During chest compressions, both groups were ventilated with a guideline-based ventilation regimen (Vt 8–10 ml kg− 1, FiO2 1,0, RR 10 min− 1). After eight minutes of continuous CPR, resuscitation measures were continued according to the advanced life support algorithm: 2 minute compression cycles, rhythm analysis, defibrillation (200 J, bi-phasic), epinephrine (1 mg) and vasopressine (0.1 U kg− 1) administration as well as amiodarone (5 mg kg− 1) after the third and the sixth cycle. If ROSC was not achieved after the 10th cycle, the experiment was terminated. Animals achieving ROSC were switched back to standard ventilation and monitored for eight hours. During the monitoring period, mean arterial blood pressure was kept over 60 mmHg using a norepinephrine drip if necessary. The experiment was terminated with the animal being euthanised using high doses of propofol (200 mg) and potassium chloride (40 mmol).
Cardiopulmonary data were constantly measured and collected during the duration of the experiment using a Datex Ohmeda S5 monitor (GE Healthcare, Munich, Germany). These include respiratory rate, ventilation pressures, oxygen fractions, oxygen saturation, intra-arterial blood pressure, pulmonary artery pressure, heart rate and core temperature. Additionally, blood gas analyses were performed at base line (“BLH”) 5 minutes into chest compressions (“BLS”), after the fourth shock (“ALS 1”) and after the eighth shock (“ALS 2”).
Ventilation/perfusion (VA/Q) analyses were performed at base line and during CPR (at “BLS”) using the micropore membrane inlet mass spectrometry facilitated multiple inert gas elimination technique (MMIMS-MIGET, Oscillogy LLC, Philadelphia, USA) as described before(13). In short, subclinical, non-toxic doses of a saline solution containing six chemically inert gases with different elimination constants (sulphur hexafluoride, krypton, desflurane, enflurane, diethyl ether and acetone) were infused starting 20 minutes prior to measurements in order to reach an in vivo steady state. Blood samples from the pulmonary and femoral artery were taken and analysed via a mass spectrometer determining gas elimination during lung passage, thus allowing accurate VA/Q fraction determination for high, normal and low perfusion ratios as well as shunt volumes.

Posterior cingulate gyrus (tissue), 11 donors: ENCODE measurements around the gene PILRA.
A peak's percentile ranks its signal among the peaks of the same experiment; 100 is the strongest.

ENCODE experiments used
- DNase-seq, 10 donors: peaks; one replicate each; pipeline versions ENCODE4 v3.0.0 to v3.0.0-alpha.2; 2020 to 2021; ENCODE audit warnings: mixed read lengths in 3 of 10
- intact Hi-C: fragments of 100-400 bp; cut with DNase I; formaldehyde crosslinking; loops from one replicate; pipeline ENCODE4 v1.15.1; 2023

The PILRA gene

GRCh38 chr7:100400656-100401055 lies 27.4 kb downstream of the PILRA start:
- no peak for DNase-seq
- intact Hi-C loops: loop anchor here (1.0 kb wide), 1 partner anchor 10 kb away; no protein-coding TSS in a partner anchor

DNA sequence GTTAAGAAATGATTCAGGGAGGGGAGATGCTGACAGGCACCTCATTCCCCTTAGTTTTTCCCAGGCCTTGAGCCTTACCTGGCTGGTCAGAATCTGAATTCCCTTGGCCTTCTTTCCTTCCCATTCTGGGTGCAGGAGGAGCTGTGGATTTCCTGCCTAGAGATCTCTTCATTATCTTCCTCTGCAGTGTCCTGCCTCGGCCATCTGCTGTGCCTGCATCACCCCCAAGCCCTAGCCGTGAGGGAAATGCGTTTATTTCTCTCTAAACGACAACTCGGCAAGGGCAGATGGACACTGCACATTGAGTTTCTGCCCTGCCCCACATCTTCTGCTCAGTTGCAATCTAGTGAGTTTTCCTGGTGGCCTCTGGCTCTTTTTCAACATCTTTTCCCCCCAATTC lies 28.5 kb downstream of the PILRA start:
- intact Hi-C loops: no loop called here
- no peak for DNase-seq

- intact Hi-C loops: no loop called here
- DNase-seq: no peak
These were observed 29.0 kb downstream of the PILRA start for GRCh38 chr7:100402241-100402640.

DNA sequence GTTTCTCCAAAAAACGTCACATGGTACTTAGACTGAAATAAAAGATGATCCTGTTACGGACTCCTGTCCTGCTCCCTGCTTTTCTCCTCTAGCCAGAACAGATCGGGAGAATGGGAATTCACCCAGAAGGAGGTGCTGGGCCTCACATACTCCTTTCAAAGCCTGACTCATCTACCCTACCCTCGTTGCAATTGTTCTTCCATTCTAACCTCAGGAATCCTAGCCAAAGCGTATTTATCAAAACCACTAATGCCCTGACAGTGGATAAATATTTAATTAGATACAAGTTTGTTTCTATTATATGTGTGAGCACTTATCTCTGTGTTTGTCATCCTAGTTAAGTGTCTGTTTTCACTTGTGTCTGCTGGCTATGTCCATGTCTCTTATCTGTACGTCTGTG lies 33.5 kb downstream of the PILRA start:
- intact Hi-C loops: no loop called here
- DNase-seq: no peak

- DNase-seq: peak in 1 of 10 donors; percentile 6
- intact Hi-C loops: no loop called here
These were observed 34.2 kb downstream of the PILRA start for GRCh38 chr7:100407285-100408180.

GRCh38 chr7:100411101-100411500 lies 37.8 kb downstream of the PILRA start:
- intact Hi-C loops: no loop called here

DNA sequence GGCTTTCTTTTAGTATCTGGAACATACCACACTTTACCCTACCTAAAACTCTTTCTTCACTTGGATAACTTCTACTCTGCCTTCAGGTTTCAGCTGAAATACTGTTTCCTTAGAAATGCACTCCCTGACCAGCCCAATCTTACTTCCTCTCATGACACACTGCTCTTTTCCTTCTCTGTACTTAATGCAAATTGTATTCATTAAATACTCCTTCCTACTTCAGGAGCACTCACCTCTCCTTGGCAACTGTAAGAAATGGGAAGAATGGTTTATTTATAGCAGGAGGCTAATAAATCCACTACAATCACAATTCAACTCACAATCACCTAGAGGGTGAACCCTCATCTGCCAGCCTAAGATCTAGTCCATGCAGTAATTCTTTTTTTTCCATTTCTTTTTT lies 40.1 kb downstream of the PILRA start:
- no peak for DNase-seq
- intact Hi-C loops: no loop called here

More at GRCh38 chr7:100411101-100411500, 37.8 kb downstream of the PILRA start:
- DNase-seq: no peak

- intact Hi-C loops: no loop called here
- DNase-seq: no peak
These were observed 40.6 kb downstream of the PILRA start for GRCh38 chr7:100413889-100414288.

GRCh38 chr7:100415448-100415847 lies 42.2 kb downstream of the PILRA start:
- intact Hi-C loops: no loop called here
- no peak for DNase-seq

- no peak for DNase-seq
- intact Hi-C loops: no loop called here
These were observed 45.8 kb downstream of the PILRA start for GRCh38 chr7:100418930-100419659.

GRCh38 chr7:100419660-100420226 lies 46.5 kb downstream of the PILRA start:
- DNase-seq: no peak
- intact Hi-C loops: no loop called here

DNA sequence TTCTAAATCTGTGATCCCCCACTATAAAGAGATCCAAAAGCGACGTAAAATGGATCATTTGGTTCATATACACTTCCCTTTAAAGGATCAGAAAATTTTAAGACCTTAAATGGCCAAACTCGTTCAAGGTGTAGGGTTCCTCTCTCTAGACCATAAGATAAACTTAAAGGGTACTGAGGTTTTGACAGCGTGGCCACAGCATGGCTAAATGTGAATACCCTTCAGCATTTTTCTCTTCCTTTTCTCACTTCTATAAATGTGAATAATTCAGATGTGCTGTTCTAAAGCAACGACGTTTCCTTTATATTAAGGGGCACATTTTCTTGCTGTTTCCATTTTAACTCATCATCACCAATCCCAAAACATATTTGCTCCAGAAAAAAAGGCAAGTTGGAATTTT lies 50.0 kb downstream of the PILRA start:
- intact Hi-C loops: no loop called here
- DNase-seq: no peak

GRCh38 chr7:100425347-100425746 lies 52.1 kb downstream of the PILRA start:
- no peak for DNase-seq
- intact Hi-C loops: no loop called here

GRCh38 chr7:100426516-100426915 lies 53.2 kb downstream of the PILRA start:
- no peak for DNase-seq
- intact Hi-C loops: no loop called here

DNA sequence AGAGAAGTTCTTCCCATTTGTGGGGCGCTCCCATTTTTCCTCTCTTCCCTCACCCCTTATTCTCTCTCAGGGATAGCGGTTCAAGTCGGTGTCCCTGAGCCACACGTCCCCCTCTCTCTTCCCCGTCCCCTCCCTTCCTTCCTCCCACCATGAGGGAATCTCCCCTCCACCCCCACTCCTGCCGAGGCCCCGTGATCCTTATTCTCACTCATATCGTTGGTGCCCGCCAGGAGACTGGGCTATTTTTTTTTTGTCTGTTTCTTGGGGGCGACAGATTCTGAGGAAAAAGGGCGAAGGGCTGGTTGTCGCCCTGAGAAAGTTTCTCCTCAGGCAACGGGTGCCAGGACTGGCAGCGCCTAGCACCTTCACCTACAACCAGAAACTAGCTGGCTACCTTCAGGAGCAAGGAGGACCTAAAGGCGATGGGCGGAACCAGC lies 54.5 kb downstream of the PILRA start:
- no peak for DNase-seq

After termination, the thorax was examined using para- and substernal incisions and careful preparation in order not to inflict additional damage. Pericardium, pleura, rib cage and lung tissue were assessed using a scoring system developed by our group, consisting of 7 damage aspects (haematothorax, pneumothorax, rib fractures, sternal fractures, pericardial effusion/tamponade, blood in the gastric tube and blood in the tracheal tube, see Fig. 5). To support the clinical findings, sonographic analysis of the thorax was performed before the first incision, screening for pneumothorax or pleural effusion using a mobile device with a linear probe (Sonosite M, FUJIFILM Sonosite GmbH, Frankfurt, Germany). Exemplary pictures and videos as well as pictures of lung sonography and thoracic injuries are provided in the online supplement of this article.
Statistical analyses were performed using 2-way ANOVA inter-group tests for repeated measurements as well as students-t-tests for single measurements via GraphPad Prism 8 software (GraphPad Software Inc., La Jolla, CA, USA). Data in the text are presented as mean (standard deviation). p-values < 0.05 were considered significant.